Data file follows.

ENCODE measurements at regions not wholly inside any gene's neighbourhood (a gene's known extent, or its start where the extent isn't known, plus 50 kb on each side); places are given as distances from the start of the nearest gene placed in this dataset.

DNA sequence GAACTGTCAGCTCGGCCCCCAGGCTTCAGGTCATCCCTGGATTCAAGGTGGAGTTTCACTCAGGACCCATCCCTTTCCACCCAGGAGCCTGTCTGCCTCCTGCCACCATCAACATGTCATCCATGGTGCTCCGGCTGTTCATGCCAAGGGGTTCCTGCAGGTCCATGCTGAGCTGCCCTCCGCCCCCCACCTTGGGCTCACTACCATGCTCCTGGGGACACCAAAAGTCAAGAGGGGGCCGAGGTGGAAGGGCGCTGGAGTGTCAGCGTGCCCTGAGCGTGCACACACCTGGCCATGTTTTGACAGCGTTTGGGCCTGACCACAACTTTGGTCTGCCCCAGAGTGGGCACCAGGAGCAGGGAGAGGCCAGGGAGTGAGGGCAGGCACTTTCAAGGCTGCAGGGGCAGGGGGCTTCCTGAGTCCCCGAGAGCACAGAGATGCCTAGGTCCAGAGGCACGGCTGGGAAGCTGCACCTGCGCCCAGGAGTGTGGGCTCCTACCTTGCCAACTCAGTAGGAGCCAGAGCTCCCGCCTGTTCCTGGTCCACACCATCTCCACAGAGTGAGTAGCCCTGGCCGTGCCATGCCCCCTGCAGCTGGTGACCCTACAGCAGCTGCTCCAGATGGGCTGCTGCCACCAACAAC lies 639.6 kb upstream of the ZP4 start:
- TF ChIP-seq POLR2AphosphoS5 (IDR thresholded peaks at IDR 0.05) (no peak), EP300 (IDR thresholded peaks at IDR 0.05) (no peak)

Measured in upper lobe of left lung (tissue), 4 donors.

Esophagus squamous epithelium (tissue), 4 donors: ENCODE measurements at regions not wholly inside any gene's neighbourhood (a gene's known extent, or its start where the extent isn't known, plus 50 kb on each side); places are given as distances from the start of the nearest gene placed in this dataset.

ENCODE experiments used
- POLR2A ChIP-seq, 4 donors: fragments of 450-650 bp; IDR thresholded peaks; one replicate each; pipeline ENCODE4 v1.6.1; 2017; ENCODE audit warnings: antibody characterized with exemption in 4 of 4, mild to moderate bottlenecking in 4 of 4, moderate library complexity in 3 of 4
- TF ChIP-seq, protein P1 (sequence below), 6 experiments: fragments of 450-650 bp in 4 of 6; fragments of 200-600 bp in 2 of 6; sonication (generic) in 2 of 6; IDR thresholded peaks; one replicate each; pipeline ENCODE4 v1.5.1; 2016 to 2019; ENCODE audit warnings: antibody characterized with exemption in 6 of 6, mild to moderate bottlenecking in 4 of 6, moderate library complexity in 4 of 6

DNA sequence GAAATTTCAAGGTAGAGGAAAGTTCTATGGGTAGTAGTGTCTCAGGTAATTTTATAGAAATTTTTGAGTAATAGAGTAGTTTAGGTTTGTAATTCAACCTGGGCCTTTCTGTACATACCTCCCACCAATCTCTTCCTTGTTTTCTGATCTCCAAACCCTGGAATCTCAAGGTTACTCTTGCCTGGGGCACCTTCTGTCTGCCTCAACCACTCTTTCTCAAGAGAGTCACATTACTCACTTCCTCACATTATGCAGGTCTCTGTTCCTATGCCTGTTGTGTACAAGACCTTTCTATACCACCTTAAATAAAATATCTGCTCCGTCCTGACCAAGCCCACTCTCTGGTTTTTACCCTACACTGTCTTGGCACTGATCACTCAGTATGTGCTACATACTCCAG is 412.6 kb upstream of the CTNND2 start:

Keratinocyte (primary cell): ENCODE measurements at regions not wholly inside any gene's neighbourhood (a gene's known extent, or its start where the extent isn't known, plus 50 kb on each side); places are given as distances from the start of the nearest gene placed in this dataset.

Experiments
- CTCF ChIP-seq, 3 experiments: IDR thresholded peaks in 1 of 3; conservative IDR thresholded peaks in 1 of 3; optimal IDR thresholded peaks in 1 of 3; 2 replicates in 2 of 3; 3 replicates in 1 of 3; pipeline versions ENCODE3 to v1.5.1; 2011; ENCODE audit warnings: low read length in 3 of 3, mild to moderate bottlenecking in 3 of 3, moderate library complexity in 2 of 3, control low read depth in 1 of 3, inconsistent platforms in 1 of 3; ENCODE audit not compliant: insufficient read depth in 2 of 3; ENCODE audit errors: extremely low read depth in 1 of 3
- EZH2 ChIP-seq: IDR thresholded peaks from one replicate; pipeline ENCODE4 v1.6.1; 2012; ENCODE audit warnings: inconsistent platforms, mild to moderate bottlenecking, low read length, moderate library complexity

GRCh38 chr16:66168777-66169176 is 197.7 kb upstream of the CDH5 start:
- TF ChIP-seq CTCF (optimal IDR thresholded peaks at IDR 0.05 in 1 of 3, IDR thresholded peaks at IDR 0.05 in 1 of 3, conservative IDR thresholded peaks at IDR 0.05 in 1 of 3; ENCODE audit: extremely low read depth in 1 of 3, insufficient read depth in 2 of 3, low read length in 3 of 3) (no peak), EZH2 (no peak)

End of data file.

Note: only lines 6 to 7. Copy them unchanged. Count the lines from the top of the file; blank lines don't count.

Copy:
ENCODE experiments used
- POLR2A ChIP-seq, 4 donors: fragments of 450-650 bp; IDR thresholded peaks; one replicate each; pipeline ENCODE4 v1.6.1; 2017; ENCODE audit warnings: antibody characterized with exemption in 4 of 4, mild to moderate bottlenecking in 4 of 4, moderate library complexity in 3 of 4